Iron ore prices extended losses on Monday on concerns over near-term weaker demand, after steel production hub Tangshan was required on Saturday to shutter some capacity in response to heavy pollution.
Tangshan’s government said it would launch a level 2 emergency response from Sunday to deal with the forecast of heavy air pollution this week.
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Several mills planned to reduce their sintering capacity between 30% and 50% to meet government requirements, consultancy Mysteel said in a report.
It was not clear how long the production restrictions would last. The city of Handan, also a key steel producer, implemented similar curbs on Sunday.
Benchmark 62% Fe fines imported into Northern China fell 3.28%, to $122.50 per tonne.
The most-traded May iron ore futures contract on the Dalian Commodity Exchange (DCE) ended daytime trade 2.53% lower at 885.5 yuan ($127.14) a tonne.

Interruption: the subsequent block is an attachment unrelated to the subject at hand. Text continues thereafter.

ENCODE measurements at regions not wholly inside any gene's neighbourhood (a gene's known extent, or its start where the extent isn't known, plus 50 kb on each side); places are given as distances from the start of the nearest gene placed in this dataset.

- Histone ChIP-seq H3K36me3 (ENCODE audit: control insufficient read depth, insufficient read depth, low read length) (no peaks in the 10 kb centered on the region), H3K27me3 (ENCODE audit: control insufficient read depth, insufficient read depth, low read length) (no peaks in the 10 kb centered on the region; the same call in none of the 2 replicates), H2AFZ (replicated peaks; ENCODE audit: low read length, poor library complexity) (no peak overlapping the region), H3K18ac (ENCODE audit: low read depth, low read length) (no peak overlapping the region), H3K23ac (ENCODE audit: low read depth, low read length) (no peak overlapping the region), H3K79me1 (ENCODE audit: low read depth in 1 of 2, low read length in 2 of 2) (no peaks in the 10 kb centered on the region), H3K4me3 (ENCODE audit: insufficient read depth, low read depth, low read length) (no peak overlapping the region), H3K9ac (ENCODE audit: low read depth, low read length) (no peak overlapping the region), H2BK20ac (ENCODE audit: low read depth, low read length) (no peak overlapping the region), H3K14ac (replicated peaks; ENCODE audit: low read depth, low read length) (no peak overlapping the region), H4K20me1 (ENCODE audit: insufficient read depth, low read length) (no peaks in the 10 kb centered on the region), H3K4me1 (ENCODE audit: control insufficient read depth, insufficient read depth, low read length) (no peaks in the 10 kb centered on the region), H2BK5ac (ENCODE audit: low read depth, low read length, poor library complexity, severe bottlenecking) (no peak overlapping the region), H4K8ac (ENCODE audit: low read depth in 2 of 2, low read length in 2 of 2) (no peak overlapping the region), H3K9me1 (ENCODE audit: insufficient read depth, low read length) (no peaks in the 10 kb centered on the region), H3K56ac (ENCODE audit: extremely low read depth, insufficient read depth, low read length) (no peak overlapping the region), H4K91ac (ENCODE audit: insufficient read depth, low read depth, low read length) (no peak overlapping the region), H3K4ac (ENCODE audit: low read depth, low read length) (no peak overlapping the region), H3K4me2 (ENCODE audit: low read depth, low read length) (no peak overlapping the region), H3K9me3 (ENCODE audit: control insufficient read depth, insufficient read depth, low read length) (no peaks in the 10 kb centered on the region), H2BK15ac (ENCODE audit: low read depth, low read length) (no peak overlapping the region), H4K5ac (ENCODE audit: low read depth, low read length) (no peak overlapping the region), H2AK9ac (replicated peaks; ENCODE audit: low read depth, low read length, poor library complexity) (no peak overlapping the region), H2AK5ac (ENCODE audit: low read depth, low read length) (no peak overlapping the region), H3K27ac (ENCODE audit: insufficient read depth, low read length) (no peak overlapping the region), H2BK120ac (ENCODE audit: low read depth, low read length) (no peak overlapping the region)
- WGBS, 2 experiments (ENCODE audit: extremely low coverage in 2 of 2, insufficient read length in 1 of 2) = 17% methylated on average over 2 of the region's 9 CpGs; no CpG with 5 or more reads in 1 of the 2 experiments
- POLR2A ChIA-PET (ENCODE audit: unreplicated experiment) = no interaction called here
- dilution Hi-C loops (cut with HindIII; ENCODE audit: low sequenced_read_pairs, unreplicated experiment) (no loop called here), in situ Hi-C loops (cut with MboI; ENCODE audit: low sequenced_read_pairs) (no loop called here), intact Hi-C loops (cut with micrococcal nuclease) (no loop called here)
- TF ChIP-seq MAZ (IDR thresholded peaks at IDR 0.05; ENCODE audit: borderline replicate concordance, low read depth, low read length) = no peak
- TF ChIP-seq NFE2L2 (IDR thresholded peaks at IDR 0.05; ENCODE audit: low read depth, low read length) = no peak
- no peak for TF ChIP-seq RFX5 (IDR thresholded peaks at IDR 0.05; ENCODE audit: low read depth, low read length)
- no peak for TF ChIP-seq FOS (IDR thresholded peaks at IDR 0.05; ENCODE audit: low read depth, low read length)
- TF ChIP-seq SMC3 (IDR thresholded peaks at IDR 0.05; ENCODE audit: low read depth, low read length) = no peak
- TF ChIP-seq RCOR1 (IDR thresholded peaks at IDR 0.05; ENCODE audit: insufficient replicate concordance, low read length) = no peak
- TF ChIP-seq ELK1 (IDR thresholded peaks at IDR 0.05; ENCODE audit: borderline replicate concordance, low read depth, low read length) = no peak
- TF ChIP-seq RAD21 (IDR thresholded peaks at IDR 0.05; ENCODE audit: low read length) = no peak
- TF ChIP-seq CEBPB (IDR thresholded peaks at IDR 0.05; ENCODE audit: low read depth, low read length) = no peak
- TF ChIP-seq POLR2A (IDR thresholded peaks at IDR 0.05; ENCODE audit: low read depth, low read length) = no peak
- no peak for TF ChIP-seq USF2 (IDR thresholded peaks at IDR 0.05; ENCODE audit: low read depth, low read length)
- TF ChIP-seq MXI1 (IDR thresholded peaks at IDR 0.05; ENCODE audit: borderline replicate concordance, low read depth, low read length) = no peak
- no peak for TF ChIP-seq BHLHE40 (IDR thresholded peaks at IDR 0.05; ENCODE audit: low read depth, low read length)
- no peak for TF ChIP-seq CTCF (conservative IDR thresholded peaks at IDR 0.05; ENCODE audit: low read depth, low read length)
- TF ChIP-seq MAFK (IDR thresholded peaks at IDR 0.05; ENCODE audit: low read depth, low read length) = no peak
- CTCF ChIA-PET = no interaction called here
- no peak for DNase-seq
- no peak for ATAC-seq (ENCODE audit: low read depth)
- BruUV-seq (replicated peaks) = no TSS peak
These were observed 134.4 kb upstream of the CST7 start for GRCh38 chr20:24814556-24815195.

“It’s mainly the production restrictions [in Tangshan and Handan] that drove futures prices down this morning,” said a Shanghai-based steel analyst, declining to be identified as they are not authorized to speak to media.
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The production curbs come ahead of the March 5 opening of China’s annual parliament meeting, one of the most high-profile events of the year when Beijing typically makes extra efforts to ensure clear skies.
Rising portside inventories are also adding to the headwinds on iron ore, said analysts from ANZ bank in a note. Total stockpiles rose 1.2% last week to the highest level since September, they added.
(With files from Reuters)